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France Considering Release of Oil Reserves

Gasoline priced at $5.89 for regular is advertised at a U.S. Shell station, Monday, Feb. 27, 2012, in Orlando, Florida. Oil prices are falling as investors lock in profits after a seven-day surge.
Gasoline priced at $5.89 for regular is advertised at a U.S. Shell station, Monday, Feb. 27, 2012, in Orlando, Florida. Oil prices are falling as investors lock in profits after a seven-day surge.

France says it is ready to release some of its strategic oil reserves, possibly in a joint effort with the United States and Britain to curb the increase in crude oil prices and cut the cost of gasoline that motorists pay.

French Energy Minister Eric Besson said Wednesday that the U.S. had asked it to join in releasing some of its emergency stock of oil. He said France is discussing the plan with the International Energy Agency, the 28-nation coalition of industrialized nations that coordinates release of oil reserves. The U.S. said no decision has been made on whether to release any of the oil it controls.

Normally, oil reserves are only released when there is a severe oil supply disruption, which is not the case at the moment. But Western leaders say they are concerned that the increase in oil prices over the last several months could slow the global economic recovery.

The price of oil - which largely controls the cost of gasoline - has partly risen because of tensions over what Western powers say is the development of nuclear weaponry by oil-producing Iran. Emerging global economies are also using more oil, further boosting the price.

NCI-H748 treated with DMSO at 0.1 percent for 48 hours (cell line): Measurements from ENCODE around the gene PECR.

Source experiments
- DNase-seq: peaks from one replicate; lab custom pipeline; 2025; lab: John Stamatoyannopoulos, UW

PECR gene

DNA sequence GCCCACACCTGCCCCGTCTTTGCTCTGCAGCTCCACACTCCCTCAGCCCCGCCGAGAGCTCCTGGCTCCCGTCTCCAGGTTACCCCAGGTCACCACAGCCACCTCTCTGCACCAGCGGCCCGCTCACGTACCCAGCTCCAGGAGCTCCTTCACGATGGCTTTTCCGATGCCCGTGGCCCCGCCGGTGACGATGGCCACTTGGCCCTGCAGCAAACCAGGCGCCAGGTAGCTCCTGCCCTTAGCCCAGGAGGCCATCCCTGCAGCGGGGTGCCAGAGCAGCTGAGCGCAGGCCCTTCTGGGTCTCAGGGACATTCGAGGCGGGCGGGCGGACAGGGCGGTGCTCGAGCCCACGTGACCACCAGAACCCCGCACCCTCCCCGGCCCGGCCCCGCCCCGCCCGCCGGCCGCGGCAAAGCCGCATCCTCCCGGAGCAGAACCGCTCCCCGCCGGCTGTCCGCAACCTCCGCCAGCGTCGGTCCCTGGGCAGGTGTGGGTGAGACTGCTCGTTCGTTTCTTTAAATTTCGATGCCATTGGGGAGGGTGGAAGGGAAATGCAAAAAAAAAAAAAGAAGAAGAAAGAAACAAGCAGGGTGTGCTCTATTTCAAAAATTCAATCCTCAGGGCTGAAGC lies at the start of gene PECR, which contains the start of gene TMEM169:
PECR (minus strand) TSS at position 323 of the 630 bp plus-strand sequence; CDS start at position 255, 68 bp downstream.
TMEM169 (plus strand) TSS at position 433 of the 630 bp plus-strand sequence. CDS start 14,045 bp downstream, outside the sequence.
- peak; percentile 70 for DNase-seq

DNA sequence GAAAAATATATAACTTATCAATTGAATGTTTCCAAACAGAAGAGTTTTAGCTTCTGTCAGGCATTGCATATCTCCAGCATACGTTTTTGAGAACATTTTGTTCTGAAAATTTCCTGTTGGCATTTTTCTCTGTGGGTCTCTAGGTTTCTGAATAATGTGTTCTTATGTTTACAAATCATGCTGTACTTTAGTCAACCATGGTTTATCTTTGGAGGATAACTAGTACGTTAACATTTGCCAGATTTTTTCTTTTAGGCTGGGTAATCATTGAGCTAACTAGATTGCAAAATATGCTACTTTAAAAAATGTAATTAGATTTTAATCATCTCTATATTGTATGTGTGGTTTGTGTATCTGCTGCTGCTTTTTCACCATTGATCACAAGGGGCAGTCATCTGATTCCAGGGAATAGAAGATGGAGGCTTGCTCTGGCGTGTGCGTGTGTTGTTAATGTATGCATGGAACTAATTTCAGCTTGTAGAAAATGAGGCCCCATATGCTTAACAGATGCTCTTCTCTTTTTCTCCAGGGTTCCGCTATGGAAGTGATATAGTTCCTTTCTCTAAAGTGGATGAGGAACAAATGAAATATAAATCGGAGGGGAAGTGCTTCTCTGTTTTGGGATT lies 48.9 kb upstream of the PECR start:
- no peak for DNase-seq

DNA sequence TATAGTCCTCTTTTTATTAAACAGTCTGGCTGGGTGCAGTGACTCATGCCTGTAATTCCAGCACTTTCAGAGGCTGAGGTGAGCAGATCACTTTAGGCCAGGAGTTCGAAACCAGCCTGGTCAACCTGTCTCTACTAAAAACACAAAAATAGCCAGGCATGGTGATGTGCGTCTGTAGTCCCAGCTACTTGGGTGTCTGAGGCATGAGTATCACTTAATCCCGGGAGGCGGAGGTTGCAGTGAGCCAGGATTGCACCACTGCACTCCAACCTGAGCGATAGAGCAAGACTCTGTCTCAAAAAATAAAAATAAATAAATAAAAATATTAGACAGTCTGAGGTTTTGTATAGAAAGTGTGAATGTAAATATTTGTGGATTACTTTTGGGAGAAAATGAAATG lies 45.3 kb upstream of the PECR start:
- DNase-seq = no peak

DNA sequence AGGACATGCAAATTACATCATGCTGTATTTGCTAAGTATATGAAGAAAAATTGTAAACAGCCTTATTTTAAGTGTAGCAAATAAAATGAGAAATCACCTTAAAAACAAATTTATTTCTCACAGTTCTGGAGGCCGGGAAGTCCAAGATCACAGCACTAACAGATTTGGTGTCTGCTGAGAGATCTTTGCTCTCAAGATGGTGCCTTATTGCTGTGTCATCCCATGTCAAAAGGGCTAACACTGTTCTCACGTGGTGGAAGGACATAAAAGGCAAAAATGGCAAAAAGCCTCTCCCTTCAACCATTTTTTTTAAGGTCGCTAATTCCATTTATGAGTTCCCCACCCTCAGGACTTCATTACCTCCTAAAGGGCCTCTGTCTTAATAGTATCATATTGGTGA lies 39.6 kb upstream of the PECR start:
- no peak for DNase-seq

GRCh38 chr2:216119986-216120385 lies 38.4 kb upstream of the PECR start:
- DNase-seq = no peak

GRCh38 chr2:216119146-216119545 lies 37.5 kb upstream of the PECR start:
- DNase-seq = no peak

Consumer complaints about increased gasoline costs are weighing heavily on U.S. President Barack Obama and French President Nicolas Sarkozy, both of whom face tough re-election contests in the coming months. In the U.S., the cost of gasoline now averages more than $1 a liter. That price is still quite low by some international comparisons, but the highest ever in the U.S. for this time of year.

World oil prices fell Wednesday after France announced its intention to tap its strategic reserves and a U.S. report showed that its oil inventories are growing. The price for light sweet crude oil fell two percent on the New York market to about $105 a barrel.

But analysts say the current price is about $15 a barrel higher than it might be without the confrontation between West and Iran, which could lead to a disruption in Iran's oil exports. Some suggest that release of the emergency reserves could cut the price of oil to about $100 a barrel.

Some information for this report provided by AFP.

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